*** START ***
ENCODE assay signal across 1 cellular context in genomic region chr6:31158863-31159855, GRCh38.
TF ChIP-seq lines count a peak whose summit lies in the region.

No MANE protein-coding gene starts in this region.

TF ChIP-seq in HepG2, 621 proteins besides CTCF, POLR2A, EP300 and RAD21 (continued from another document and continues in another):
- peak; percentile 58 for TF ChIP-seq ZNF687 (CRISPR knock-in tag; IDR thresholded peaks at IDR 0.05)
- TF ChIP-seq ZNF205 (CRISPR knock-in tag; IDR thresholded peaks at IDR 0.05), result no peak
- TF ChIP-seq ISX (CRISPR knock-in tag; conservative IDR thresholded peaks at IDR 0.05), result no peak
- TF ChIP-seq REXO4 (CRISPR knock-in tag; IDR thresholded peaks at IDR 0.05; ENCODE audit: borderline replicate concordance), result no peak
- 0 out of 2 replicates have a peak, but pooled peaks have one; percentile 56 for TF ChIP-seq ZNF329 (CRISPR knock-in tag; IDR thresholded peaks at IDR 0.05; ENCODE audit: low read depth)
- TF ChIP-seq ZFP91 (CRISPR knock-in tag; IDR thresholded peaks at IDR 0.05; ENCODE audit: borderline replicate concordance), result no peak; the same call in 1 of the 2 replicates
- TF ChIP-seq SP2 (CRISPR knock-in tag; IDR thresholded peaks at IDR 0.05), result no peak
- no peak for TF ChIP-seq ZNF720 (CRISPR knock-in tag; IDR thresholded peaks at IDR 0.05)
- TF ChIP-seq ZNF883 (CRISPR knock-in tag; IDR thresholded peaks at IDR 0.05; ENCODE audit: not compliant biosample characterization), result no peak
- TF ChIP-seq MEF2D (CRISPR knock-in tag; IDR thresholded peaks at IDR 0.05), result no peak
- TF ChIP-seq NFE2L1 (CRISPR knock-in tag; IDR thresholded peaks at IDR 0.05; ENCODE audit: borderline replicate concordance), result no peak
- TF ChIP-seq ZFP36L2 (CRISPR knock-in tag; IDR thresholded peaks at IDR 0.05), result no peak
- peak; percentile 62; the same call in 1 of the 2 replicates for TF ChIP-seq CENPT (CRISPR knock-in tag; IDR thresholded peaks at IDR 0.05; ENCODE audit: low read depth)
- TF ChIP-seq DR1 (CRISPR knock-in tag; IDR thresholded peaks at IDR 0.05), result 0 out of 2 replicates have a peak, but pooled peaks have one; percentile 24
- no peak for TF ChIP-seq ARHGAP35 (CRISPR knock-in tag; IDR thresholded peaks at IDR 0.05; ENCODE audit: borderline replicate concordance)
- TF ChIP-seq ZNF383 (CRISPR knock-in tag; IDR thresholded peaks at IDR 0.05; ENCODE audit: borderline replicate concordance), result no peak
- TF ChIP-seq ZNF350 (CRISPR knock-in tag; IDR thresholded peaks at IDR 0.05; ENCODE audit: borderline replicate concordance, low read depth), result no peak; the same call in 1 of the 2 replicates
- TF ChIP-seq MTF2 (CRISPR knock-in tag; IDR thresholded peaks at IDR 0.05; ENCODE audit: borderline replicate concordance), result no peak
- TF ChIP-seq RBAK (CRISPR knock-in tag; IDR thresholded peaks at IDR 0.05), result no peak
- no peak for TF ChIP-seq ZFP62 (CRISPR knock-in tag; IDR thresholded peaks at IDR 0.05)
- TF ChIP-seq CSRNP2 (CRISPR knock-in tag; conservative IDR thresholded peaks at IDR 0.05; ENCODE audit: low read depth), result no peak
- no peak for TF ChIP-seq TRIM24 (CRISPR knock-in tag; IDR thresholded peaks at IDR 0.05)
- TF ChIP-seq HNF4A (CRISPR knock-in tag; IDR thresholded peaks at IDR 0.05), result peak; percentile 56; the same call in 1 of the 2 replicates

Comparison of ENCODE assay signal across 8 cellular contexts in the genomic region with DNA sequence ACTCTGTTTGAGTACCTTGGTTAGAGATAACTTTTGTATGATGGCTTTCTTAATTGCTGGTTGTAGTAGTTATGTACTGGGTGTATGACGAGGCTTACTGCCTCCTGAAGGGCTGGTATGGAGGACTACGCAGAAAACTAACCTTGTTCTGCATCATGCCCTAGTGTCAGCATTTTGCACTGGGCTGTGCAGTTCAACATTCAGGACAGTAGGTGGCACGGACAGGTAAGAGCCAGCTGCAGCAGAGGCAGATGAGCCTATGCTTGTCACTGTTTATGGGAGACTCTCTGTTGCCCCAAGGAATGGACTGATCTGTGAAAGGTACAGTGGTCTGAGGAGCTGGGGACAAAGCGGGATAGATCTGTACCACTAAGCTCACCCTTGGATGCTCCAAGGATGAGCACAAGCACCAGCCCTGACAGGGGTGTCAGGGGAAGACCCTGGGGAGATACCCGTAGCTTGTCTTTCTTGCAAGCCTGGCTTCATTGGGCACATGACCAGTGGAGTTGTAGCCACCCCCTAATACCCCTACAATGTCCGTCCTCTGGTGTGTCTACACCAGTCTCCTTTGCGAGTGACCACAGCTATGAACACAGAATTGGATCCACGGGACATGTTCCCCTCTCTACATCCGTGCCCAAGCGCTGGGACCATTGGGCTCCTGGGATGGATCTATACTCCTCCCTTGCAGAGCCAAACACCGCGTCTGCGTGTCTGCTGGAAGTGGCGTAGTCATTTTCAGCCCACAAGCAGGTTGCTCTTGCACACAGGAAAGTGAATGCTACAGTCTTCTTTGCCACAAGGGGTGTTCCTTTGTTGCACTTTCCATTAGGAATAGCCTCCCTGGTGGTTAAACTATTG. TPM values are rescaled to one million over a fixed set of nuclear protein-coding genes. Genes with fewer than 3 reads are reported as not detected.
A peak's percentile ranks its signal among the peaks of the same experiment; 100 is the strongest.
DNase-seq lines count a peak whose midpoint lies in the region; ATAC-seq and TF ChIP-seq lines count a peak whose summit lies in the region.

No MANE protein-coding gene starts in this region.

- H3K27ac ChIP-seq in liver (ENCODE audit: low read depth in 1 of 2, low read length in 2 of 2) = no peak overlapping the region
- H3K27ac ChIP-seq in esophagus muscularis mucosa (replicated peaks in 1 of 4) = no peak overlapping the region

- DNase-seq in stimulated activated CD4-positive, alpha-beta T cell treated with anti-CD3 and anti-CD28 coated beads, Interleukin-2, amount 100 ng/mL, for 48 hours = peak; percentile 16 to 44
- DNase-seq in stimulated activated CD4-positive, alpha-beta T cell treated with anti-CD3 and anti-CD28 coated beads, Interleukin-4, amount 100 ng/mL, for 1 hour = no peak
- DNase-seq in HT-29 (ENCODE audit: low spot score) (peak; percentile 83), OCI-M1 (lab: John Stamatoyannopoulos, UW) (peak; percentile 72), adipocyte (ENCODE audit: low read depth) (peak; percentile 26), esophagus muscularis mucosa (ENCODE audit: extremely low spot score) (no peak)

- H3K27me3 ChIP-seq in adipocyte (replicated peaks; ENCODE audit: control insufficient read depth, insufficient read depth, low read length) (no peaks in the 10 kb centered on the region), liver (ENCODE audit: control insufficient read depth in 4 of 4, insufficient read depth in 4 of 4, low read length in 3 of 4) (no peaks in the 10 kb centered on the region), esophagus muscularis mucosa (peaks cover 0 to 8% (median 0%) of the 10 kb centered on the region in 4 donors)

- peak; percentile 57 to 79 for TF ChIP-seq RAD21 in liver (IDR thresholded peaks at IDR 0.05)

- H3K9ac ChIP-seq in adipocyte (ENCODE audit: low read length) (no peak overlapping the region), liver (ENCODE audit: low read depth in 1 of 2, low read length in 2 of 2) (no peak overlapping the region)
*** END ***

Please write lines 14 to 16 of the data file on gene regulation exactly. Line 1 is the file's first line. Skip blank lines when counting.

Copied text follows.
- TF ChIP-seq MEF2D (CRISPR knock-in tag; IDR thresholded peaks at IDR 0.05), result no peak
- TF ChIP-seq NFE2L1 (CRISPR knock-in tag; IDR thresholded peaks at IDR 0.05; ENCODE audit: borderline replicate concordance), result no peak
- TF ChIP-seq ZFP36L2 (CRISPR knock-in tag; IDR thresholded peaks at IDR 0.05), result no peak